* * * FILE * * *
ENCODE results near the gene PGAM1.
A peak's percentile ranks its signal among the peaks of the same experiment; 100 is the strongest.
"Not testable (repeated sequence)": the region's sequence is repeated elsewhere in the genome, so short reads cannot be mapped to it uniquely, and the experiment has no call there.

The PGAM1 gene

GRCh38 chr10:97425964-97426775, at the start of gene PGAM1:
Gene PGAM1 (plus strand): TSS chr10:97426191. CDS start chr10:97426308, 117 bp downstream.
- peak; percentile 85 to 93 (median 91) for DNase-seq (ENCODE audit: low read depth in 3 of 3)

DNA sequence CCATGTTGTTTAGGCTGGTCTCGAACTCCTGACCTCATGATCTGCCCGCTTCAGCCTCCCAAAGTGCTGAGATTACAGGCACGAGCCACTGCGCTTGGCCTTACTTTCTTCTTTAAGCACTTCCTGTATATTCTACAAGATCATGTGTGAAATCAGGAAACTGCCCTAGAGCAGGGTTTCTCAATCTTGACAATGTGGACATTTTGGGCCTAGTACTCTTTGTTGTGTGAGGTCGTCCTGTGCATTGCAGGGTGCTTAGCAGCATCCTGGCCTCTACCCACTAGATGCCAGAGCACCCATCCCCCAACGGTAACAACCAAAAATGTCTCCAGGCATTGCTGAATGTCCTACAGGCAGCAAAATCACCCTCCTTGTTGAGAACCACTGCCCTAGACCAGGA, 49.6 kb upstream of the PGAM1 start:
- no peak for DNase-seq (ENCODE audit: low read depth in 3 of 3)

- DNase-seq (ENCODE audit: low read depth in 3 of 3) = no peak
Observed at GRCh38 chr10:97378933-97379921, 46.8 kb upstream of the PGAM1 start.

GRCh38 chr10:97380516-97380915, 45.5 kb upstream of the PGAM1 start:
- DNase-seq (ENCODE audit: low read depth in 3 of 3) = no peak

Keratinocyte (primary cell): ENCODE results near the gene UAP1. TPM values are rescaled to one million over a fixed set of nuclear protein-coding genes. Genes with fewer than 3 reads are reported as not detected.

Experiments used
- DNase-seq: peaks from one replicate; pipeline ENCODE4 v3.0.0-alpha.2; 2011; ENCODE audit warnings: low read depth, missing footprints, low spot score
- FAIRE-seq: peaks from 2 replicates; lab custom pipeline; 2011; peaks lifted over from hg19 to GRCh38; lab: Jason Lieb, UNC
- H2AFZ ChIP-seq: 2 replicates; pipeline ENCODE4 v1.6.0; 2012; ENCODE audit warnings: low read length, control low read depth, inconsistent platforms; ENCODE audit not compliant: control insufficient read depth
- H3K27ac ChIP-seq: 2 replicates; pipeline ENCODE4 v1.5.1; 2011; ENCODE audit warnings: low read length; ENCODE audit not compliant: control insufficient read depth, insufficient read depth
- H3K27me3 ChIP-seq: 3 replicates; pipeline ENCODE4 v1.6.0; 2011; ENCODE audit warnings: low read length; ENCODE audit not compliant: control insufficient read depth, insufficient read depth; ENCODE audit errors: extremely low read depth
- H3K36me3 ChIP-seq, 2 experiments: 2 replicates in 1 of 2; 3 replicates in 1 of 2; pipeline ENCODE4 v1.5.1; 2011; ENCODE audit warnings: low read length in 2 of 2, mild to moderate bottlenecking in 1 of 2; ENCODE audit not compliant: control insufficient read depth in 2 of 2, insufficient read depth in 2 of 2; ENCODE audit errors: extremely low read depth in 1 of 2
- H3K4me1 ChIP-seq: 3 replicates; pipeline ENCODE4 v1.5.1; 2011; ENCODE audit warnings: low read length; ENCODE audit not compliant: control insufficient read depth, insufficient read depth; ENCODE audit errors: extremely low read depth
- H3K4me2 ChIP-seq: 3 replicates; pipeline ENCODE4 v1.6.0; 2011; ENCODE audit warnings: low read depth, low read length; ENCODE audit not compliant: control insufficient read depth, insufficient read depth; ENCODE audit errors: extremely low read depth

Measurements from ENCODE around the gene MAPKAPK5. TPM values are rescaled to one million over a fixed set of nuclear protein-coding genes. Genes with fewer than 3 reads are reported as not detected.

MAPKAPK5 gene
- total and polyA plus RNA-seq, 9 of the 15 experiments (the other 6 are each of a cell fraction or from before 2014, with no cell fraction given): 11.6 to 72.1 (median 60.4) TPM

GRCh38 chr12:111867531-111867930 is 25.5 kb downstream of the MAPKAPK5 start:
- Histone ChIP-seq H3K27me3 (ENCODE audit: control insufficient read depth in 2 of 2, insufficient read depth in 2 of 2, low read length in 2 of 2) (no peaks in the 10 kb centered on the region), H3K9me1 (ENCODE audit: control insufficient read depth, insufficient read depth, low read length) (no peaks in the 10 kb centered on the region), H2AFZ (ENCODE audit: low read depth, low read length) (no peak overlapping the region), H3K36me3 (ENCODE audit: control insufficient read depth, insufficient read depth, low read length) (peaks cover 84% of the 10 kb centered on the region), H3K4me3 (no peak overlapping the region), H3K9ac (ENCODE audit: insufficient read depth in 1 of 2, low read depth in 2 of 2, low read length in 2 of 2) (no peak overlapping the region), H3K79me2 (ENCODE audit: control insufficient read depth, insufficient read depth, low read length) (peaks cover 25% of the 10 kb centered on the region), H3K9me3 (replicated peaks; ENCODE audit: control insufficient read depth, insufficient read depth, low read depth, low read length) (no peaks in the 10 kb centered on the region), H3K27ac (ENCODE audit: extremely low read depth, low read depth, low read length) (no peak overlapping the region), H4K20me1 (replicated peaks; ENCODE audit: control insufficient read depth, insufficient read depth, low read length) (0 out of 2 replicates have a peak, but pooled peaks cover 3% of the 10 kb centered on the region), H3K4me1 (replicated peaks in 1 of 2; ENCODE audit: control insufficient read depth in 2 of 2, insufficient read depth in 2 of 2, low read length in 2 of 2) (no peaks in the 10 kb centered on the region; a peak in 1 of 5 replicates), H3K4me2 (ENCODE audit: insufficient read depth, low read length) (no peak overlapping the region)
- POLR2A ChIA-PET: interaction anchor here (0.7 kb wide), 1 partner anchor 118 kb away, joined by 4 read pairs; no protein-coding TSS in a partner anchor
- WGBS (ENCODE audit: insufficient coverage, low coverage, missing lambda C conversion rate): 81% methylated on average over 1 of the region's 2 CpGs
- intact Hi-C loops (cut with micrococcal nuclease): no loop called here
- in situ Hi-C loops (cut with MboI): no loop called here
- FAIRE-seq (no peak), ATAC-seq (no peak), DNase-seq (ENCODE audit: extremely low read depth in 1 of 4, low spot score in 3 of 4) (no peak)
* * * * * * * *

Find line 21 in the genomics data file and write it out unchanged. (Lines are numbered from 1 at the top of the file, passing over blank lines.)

- H3K36me3 ChIP-seq, 2 experiments: 2 replicates in 1 of 2; 3 replicates in 1 of 2; pipeline ENCODE4 v1.5.1; 2011; ENCODE audit warnings: low read length in 2 of 2, mild to moderate bottlenecking in 1 of 2; ENCODE audit not compliant: control insufficient read depth in 2 of 2, insufficient read depth in 2 of 2; ENCODE audit errors: extremely low read depth in 1 of 2